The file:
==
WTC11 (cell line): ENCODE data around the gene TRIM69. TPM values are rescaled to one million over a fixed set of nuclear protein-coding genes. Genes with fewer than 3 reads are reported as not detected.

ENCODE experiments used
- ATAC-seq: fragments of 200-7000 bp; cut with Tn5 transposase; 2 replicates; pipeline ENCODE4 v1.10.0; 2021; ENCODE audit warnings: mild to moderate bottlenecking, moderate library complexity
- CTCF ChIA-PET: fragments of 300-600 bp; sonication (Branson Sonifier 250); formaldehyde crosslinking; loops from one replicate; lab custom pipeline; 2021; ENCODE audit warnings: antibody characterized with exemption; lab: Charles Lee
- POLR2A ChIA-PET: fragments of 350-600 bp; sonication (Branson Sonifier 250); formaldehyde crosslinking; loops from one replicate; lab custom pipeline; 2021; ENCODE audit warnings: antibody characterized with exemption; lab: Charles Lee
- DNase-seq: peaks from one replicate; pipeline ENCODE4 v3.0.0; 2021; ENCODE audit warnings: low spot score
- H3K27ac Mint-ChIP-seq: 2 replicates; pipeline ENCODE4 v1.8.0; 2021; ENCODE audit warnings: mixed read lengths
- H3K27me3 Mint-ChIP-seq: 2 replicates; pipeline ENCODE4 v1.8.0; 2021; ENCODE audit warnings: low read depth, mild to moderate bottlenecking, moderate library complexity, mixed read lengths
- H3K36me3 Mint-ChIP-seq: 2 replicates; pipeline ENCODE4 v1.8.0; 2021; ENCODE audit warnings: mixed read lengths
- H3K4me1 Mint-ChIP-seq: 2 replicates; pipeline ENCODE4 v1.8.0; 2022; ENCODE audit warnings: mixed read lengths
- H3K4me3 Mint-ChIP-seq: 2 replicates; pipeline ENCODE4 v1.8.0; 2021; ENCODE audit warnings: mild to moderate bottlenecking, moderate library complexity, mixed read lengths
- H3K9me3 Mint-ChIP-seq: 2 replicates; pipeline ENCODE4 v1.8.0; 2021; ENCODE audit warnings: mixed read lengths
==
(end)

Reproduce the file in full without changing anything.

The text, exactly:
WTC11 (cell line): ENCODE data around the gene TRIM69. TPM values are rescaled to one million over a fixed set of nuclear protein-coding genes. Genes with fewer than 3 reads are reported as not detected.

ENCODE experiments used
- ATAC-seq: fragments of 200-7000 bp; cut with Tn5 transposase; 2 replicates; pipeline ENCODE4 v1.10.0; 2021; ENCODE audit warnings: mild to moderate bottlenecking, moderate library complexity
- CTCF ChIA-PET: fragments of 300-600 bp; sonication (Branson Sonifier 250); formaldehyde crosslinking; loops from one replicate; lab custom pipeline; 2021; ENCODE audit warnings: antibody characterized with exemption; lab: Charles Lee
- POLR2A ChIA-PET: fragments of 350-600 bp; sonication (Branson Sonifier 250); formaldehyde crosslinking; loops from one replicate; lab custom pipeline; 2021; ENCODE audit warnings: antibody characterized with exemption; lab: Charles Lee
- DNase-seq: peaks from one replicate; pipeline ENCODE4 v3.0.0; 2021; ENCODE audit warnings: low spot score
- H3K27ac Mint-ChIP-seq: 2 replicates; pipeline ENCODE4 v1.8.0; 2021; ENCODE audit warnings: mixed read lengths
- H3K27me3 Mint-ChIP-seq: 2 replicates; pipeline ENCODE4 v1.8.0; 2021; ENCODE audit warnings: low read depth, mild to moderate bottlenecking, moderate library complexity, mixed read lengths
- H3K36me3 Mint-ChIP-seq: 2 replicates; pipeline ENCODE4 v1.8.0; 2021; ENCODE audit warnings: mixed read lengths
- H3K4me1 Mint-ChIP-seq: 2 replicates; pipeline ENCODE4 v1.8.0; 2022; ENCODE audit warnings: mixed read lengths
- H3K4me3 Mint-ChIP-seq: 2 replicates; pipeline ENCODE4 v1.8.0; 2021; ENCODE audit warnings: mild to moderate bottlenecking, moderate library complexity, mixed read lengths
- H3K9me3 Mint-ChIP-seq: 2 replicates; pipeline ENCODE4 v1.8.0; 2021; ENCODE audit warnings: mixed read lengths